NSA targets anyone interested in online privacy
4 July 2014
An article published on July 3 by German public broadcaster Das Erste reveals that the National Security Agency (NSA) is using its surveillance program XKeyScore to target users of the traffic anonymizing software Tor and the Tails operating system, for deep packet inspection, data retention, and heightened surveillance.
The article is based on “exclusive access to top secret NSA source code, interviews with former NSA employees, and the review of secret documents of the German government.” This is the first leak regarding NSA surveillance, which includes a portion of the programming source code being used by the spy agency.
The leaked code is written in a custom programming grammar with embedded fragments of the computer language C++. Reference is made in the code to the grammar being “version 5.”
The code clearly reveals, yet again, that the claim made by the NSA and the Obama White House that XkeyScore is collecting “only metadata” is a lie.
The portion of the XKeyScore code released in the article targets users in the United States, in the so-called Five Eyes countries, and anywhere else in the world. What is more, anyone who conducts a search for information on Tails or Tor, or who visits the Tor web site torproject.org, is digitally fingerprinted, and their IP address is flagged for surveillance. The target of this surveillance is anyone who seeks to maintain the privacy of their communications.
The released code routinely inspects the contents of emails sent from Tor, even if the email was both sent and received within the United States, a flagrant violation of the Fourth Amendment’s prohibition of “unreasonable searches and seizures” by the government.
Ordinarily when a user accesses the Internet they are assigned an IP address by their Internet service provider (ISP). This can easily be used to identify the user online. Even if a user encrypts his Internet traffic the NSA can see, for example, that Bob’s IP sent an email to Alice's IP, or that he accessed a particular web site.
Tor makes this traffic anonymous. It is a network of thousands of servers, called nodes, which are used to relay connections through three encrypted “hops” that effectively hide the origin and destination of Internet traffic.
The user connects to a Tor entry node that removes all trace of the user’s IP and passes the data forward to a relay, which in turn removes all traces of the entry node and passes the data to an exit node, which finally passes the data to the desired web site. In this manner a user can effectively send and receive data anonymously.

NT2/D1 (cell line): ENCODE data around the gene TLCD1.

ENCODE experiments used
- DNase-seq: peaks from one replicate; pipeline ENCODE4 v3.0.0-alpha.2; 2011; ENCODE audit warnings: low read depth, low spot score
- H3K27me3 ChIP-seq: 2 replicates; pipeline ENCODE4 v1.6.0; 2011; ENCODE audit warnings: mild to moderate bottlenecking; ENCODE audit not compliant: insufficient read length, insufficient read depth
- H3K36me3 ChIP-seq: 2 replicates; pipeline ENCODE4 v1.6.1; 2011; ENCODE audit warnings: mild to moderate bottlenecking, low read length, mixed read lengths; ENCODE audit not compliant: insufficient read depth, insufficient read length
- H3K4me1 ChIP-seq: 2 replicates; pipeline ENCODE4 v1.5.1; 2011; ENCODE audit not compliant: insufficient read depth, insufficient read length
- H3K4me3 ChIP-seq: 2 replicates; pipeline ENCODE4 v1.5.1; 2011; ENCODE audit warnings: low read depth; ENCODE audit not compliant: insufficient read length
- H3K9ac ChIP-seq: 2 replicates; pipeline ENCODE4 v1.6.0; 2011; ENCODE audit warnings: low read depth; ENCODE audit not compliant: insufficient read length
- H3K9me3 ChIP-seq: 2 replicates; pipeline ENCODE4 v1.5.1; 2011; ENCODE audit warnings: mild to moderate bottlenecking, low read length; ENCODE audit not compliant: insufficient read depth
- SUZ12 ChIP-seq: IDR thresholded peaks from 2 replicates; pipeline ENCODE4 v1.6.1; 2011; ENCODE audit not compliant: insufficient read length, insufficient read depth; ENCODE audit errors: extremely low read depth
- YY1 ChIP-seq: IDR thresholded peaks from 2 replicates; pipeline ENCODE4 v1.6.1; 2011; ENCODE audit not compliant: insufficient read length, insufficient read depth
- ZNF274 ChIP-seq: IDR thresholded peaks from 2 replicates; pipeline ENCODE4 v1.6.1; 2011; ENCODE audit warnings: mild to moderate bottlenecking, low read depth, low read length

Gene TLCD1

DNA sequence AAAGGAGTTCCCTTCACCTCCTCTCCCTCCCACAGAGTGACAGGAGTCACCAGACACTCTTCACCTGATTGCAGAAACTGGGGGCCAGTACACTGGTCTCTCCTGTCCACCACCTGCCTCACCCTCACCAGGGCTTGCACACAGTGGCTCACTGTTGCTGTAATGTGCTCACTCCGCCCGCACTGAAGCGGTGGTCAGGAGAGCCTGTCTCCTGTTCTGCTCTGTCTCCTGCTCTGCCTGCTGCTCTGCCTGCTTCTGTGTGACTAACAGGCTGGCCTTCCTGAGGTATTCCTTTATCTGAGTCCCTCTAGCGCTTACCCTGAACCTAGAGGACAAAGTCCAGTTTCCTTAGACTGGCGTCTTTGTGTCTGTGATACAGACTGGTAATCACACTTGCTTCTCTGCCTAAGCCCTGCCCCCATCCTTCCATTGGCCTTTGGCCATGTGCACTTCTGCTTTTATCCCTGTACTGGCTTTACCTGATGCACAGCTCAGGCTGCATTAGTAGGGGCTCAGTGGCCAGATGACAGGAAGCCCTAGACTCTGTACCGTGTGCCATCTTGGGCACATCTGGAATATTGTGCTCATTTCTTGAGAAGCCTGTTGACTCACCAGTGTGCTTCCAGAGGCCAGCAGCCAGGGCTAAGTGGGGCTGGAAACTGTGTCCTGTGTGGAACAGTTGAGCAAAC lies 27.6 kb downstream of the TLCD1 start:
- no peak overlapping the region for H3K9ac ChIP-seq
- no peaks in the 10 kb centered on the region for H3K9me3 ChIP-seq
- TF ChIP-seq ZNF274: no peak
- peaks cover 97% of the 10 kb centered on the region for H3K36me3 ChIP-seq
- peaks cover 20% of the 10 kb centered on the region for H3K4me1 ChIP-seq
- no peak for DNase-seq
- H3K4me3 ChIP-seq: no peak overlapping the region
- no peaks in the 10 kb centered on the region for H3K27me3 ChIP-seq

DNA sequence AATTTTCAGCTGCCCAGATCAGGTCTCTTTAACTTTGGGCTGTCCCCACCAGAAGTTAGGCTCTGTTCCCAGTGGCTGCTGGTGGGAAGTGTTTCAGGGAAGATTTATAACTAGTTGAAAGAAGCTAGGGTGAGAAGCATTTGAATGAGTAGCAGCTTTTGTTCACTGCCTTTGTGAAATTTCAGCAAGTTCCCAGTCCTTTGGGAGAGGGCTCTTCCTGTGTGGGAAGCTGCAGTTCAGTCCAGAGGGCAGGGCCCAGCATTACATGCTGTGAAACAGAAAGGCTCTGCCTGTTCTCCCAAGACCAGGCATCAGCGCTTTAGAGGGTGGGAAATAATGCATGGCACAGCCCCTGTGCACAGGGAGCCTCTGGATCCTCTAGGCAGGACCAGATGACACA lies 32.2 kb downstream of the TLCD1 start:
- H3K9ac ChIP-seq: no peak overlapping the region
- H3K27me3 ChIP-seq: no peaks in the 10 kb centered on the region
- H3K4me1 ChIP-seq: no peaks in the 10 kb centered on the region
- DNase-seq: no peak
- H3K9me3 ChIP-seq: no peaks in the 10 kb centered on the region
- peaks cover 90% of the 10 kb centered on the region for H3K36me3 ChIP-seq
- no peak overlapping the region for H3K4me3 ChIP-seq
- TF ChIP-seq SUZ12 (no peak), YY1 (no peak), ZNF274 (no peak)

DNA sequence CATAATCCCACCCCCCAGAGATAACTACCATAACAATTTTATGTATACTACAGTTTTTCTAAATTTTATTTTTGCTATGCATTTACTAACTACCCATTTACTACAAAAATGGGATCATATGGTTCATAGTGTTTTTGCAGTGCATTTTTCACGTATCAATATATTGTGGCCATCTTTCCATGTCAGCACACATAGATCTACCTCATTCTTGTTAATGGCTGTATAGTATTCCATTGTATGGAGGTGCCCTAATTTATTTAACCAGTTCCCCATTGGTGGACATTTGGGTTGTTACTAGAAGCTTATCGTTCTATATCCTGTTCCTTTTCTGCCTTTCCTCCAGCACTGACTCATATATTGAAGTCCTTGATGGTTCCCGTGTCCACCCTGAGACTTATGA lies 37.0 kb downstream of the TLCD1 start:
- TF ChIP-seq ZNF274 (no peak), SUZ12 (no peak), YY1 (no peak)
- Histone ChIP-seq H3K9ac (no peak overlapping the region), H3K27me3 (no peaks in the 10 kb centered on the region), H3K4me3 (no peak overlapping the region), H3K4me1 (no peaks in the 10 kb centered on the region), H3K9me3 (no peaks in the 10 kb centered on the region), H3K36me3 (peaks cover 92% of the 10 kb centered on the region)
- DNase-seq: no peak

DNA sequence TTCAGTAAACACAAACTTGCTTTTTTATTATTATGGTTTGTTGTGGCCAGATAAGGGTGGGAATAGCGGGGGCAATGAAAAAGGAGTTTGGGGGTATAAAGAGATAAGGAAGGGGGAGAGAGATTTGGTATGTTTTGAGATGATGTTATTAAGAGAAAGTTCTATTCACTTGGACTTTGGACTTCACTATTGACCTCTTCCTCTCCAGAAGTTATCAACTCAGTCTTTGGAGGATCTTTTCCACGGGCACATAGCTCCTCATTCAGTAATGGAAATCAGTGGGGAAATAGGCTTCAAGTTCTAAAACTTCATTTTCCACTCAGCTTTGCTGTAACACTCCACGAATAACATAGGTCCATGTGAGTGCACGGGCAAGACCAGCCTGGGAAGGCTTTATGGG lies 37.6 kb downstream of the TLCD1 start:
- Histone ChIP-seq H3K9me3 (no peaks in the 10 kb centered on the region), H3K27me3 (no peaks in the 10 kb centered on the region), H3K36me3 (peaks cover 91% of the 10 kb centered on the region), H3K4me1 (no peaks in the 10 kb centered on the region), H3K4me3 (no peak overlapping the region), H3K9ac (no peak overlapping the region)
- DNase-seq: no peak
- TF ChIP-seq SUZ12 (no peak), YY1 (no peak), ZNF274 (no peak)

The NSA can see when a user has accessed Tor. It can also see that one of the millions of Tor users at an exit node accessed a web site. It cannot, however, determine which user did so.
Tails is a portable operating system (OS), which is based on open source Linux OS, and which runs off of a USB stick. Tails encrypts communications and routes all traffic through Tor.
Tor updates the list of relays on an hourly basis through a series of nine Directory Authority servers worldwide. When a user logs in, Tor will connect with a Directory Authority server for a fresh list of relay servers.
The NSA lists the IP addresses of the Directory Authority servers in its XkeyScore code, including the server (18.104.22.168) hosted in the United States at the Massachusetts Institute of Technology (MIT). Anyone accessing a Directory Authority is flagged for Deep Packet Inspection (DPI) and data retention. DPI means that it is not merely the metadata of the communication but the content, which is inspected.
Not only are Tor and Tails users targeted, but anyone interested in the well-known programs is as well. Searches for information about Tails and Tor will flag a user for surveillance, even if that search brought them to Wikipedia, or to this article.
The XkeyScore code flags two user discussion forums for targeted surveillance. The first is the Tails discussion forums at tails.boum.org. The second is the Linux programming forum, Linux Journal, a monthly online magazine dedicated to using the Linux OS. A comment contained in the XkeyScore code states that Tails is “a comsec mechanism advocated by extremists on extremist forums.”
That Tor and Tails, which are used by millions of people to ensure their anonymity online, are portrayed as a mechanism for “extremists,” and that Linux Journal is depicted as an “extremist forum,” reflects the fact that the ruling class sees threats to its existence everywhere. They are terrified of the emergence of an organized movement of the working class in opposition to capitalism, and see in encrypted and anonymous communications a potential political threat.
The leaked code is only a snippet, a rule set, from the XkeyScore program, which doubtless contains thousands more such rule sets. The same coding could be, and almost certainly is, used to identify political websites and search terms also deemed “extremist.”
There is widespread speculation that this leak of Xkeyscore code did not come from NSA whistleblower Edward Snowden. It is in many regards unlike the previous data released. Leading security expert Bruce Schneier, who is reported to be one of five people who have a complete set of the Snowden documents, wrote today, “I do not believe that this came from the Snowden documents ... I think there's a second leaker out there.”